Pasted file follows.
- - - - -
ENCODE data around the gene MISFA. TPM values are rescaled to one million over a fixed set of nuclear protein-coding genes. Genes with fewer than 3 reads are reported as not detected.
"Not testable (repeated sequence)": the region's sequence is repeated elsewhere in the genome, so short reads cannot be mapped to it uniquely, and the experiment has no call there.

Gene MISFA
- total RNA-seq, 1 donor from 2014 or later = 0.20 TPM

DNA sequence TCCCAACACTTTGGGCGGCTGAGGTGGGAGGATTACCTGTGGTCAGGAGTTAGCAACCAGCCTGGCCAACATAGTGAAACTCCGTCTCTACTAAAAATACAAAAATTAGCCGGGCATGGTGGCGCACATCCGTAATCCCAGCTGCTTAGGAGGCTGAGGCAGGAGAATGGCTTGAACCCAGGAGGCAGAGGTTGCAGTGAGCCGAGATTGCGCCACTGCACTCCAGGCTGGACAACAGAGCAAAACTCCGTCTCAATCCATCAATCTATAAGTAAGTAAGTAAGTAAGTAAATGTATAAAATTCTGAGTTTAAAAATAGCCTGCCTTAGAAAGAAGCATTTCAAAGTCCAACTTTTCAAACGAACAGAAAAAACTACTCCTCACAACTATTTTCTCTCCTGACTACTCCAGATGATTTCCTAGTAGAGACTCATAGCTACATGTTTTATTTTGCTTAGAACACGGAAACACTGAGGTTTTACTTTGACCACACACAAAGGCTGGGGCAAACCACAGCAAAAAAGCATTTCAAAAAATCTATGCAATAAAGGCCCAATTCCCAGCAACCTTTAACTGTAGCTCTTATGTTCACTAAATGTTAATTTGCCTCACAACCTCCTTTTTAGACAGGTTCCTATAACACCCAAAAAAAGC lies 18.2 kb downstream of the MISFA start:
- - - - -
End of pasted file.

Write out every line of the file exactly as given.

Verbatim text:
ENCODE data around the gene MISFA. TPM values are rescaled to one million over a fixed set of nuclear protein-coding genes. Genes with fewer than 3 reads are reported as not detected.
"Not testable (repeated sequence)": the region's sequence is repeated elsewhere in the genome, so short reads cannot be mapped to it uniquely, and the experiment has no call there.

Gene MISFA
- total RNA-seq, 1 donor from 2014 or later = 0.20 TPM

DNA sequence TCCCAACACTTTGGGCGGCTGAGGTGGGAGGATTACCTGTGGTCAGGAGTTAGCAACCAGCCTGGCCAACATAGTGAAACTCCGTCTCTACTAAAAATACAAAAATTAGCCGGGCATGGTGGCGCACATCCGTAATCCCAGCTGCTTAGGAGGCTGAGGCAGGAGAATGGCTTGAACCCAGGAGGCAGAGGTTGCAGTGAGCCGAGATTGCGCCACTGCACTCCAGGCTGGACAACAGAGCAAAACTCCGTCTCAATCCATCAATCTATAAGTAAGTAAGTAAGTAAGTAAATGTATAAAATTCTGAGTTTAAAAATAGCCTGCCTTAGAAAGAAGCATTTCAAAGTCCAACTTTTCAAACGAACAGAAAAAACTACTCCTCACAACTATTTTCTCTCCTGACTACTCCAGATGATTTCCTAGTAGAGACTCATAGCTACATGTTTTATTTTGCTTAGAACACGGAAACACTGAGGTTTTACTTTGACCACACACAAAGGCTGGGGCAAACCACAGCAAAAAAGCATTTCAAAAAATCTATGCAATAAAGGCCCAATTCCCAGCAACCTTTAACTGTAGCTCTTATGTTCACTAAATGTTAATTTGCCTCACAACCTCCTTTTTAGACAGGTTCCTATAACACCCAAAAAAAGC lies 18.2 kb downstream of the MISFA start: